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Great Gatsby – Is Daisy Buchanan retarded?

Great Gatsby – Is Daisy Buchanan retarded?

Nick Carraway, the narrator, highlights Daisy’s beauty and sultry voice. But it is through dialogue and action, through her own words and her deceptive behavior, that we can detect her mental flaws.

Lord Francis Bacon in his essay on beauty said: “There is no excellent beauty that does not have some strangeness in proportion.” This quality of strangeness is the fact that she is “slow”. As the story progresses, it becomes clear that some things go over his head, and as a result, he tends to be wary and doubtful of what to others are acceptable events. In one instance, Nick perceives this flaw when he says, “She saw something horrible in the very simplicity that she couldn’t understand.” (GG, 107).

Understanding is not easy for Daisy, and when she offers an opinion, it is always a stupid opinion that often borders on the absurd. Notice how he treats a single idea by repeating the same idea three times:

“In two weeks it will be the longest day of the year.” She looked at all of us radiantly. “Do you always wait for the longest day of the year and then you miss it? I always see the longest day of the year and then you miss it.”

If you count the pronoun “it” you will realize that it has mentioned the longest day of the year five times. Now, how many of us, unless we’re a physicist or a meteorologist, entertain the idea of ​​”always looking out” for the longest day of the year only to miss it? Is it possible that you associate the summer solstice (June 20-21) with a personal date that you should remember and forget at the same time? June seems to be an unlucky month in that summer of your discontent.

Because, “In June she marries Tom Buchanan of Chicago, with more pomp and circumstance than Louisville has ever known before,” Jordan Baker tells Nick. Since she married Tom in June, then Daisy may be alluding to her wedding anniversary date; a date she waits with aching anticipation only to write it off. One must also remember that on the eve of her wedding day she receives a letter (presumably from Gatsby) which distresses her immensely, moving her to the point of a drunken stupor. As the story unfolds, we learn that Daisy is unhappy in her marriage to Tom, knowing that he is not only a womanizer, but also a violent and abusive man.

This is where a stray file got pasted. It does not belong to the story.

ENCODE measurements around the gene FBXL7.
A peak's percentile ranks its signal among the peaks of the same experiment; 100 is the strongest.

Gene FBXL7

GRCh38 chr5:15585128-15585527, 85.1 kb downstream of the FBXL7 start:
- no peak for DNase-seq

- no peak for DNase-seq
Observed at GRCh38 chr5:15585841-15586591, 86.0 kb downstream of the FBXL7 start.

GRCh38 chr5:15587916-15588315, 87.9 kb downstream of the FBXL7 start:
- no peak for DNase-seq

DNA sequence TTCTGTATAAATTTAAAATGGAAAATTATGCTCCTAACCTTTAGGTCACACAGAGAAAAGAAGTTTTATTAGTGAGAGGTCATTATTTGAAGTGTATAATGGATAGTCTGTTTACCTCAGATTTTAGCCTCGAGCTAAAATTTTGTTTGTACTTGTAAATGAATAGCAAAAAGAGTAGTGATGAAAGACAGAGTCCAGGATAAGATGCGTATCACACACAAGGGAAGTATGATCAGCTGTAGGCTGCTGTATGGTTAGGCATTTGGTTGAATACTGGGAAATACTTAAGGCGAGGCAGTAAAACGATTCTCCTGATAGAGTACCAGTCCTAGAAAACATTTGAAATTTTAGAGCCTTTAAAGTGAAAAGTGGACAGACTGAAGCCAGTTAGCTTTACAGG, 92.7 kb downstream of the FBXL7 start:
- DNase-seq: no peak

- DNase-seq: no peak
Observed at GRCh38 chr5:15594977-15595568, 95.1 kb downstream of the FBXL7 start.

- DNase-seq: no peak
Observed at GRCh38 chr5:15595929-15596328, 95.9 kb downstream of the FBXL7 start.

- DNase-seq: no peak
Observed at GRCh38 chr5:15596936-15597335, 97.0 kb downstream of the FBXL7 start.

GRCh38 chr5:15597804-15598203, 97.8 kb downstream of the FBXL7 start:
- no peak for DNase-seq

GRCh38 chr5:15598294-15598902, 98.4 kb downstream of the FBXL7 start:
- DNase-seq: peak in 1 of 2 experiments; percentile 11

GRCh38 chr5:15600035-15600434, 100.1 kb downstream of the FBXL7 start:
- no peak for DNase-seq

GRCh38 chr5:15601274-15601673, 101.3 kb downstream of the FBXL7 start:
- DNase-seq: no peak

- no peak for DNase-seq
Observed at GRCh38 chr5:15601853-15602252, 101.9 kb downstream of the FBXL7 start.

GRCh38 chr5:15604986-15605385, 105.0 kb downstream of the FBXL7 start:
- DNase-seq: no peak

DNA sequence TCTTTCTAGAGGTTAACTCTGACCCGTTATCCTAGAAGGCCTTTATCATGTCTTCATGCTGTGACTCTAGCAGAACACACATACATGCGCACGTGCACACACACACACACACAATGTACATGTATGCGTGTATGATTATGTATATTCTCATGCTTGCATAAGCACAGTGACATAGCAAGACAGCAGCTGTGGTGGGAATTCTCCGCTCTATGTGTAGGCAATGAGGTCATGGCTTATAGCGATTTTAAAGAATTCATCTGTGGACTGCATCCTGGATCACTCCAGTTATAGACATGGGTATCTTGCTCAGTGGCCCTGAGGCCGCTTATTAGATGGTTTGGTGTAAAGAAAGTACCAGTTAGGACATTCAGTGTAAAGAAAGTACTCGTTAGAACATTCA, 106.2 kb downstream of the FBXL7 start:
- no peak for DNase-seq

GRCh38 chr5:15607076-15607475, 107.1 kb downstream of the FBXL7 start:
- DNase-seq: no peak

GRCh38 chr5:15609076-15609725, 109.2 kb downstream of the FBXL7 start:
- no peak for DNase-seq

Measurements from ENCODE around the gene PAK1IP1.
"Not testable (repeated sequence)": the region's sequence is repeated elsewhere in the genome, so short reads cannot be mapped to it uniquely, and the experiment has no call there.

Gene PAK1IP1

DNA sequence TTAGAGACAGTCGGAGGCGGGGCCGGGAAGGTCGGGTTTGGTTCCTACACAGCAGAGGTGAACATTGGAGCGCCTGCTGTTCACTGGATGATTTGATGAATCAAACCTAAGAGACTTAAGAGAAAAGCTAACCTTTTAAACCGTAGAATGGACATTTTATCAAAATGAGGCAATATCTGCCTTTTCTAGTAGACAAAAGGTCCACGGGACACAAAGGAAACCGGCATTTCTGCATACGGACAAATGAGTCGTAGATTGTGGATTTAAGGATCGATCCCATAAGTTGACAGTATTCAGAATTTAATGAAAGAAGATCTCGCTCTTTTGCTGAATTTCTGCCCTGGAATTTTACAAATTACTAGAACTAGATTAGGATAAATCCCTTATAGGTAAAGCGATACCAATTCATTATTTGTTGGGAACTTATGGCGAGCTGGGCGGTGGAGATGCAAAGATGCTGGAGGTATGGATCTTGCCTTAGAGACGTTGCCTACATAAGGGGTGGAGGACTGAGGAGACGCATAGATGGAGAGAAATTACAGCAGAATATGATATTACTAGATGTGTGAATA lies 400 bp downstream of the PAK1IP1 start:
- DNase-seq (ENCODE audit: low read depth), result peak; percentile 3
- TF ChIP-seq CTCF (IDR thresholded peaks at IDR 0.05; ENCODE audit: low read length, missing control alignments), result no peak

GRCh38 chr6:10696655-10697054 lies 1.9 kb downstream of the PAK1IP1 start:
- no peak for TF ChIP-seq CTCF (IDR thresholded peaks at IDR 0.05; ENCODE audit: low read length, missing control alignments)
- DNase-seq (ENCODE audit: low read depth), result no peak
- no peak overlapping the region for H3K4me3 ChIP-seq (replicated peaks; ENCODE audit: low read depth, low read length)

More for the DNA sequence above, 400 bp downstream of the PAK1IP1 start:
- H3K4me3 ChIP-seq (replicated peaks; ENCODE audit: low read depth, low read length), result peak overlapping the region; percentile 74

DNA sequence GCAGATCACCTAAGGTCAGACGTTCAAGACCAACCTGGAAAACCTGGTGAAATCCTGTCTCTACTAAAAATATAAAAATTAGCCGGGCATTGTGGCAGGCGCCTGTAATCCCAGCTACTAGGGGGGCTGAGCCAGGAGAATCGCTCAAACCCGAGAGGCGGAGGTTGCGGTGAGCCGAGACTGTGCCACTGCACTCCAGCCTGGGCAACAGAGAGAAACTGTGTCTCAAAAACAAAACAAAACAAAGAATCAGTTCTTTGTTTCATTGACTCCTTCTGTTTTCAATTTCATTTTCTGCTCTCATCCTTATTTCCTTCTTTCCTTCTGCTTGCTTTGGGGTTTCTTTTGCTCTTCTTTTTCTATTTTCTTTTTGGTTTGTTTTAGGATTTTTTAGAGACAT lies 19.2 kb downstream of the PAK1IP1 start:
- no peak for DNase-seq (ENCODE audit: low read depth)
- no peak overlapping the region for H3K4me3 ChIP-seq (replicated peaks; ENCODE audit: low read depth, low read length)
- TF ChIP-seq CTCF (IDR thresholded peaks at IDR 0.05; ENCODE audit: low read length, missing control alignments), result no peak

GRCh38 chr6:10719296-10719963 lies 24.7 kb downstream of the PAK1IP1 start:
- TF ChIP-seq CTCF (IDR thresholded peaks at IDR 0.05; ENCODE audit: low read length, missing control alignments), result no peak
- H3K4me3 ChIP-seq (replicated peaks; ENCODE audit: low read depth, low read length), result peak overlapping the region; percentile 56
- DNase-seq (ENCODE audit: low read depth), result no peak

A character who not only repeats the same words in every utterance, but also repeats trivia and stutters has to be slow, or at least limited, if not mentally deficient. The British philosopher John Locke said of humans, “in their thinking and reasoning within themselves, they make use of Words instead of Ideas.” In our times, the linguist Noam Chomsky sees language as something that grows in the brain. In this light, when Nick portrays Daisy with sparse language, we have no choice but to see her as a dimwitted beauty with little to no intellectual acumen.

The Renaissance scholar Erasmus of Rotterdam, in his Copy of Words and Ideas, a treatise on speech variation, says:

“In particular, however, it will be useful to avoid tautology, that is, the repetition of the same word or expression, a vice that is not only unseemly but also offensive. It is not uncommon for us to have to say the same thing several times, in the What if, if we lack a copy we will feel lost, or, like the cuckoo, will croak the same words repeatedly, and will be unable to shape or shape the thought differently, ridicule ourselves and completely exhaust our wretched audience with caution.” .